Ronald Harris Ward worked for the Nevada Gaming Commission in the 1990s.
His job was to analyze and test the computer software used in the slot machines to establish if there were any flaws in the software.
Part of his job required him to travel around Las Vegas to check the slot machines for any errors which was quite a tedious job, but an essential one, to prevent cheating.
He knew all the inner and outer workings of the slot machines and was one of the few Nevada Gaming Employees who had access to the secret code which allowed him to reprogram the RNG (Random Number Generator) of the slot machine.
More specifically, he reprogrammed the slot machine’s software using EPROM (Erasable Programmable Read Only Memory) which controlled the amount of money the machine paid out. Furthermore, it also influenced the precise time the slot machine would win.
He erased the existing memory of the slot machines micro-chips and replaced them with his own microchip which he programmed for the machine to payout when coins were inserted in a specific sequence.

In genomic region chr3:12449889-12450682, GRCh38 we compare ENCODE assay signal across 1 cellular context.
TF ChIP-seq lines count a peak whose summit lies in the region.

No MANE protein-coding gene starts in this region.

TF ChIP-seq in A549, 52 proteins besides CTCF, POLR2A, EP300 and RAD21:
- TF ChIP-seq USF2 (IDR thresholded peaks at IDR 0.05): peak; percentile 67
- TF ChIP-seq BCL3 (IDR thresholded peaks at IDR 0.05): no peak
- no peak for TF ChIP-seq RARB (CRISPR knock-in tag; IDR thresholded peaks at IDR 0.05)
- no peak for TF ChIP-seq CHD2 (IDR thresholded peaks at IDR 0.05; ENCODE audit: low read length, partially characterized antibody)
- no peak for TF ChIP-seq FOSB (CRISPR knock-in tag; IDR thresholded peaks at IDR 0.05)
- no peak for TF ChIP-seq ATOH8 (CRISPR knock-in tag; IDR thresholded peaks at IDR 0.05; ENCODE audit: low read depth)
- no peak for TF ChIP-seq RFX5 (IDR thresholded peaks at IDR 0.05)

The sequence he used was three coins for the first spin, two coins for the second spin, two for the third spin, one the fourth spin and so on.
Once he inserted the coins in his pre-formatted sequence, the machine would pay him out, and the cameras would not pick up anything suspicious.
However, He could not do this alone due to being an employee at the Nevada Gaming Board. Therefore he recruited an old unemployed friend called Reid McNeal to assist him.
McNeal would play the slot machines that Ward had programmed and whilst they made money from it, it was not enough, and they got greedy.
They decided to do one big payout of $100 000 on a Keno machine, but as the odds of hitting such a jackpot was 230 000 odds, it raised the suspicion of the casino.
Security followed Mcneal back to his hotel room where they found Ward and all the evidence. Both of them were arrested and charged, but Reid got off for giving evidence against Ward.
Ron Ward received a seven-year jail sentence.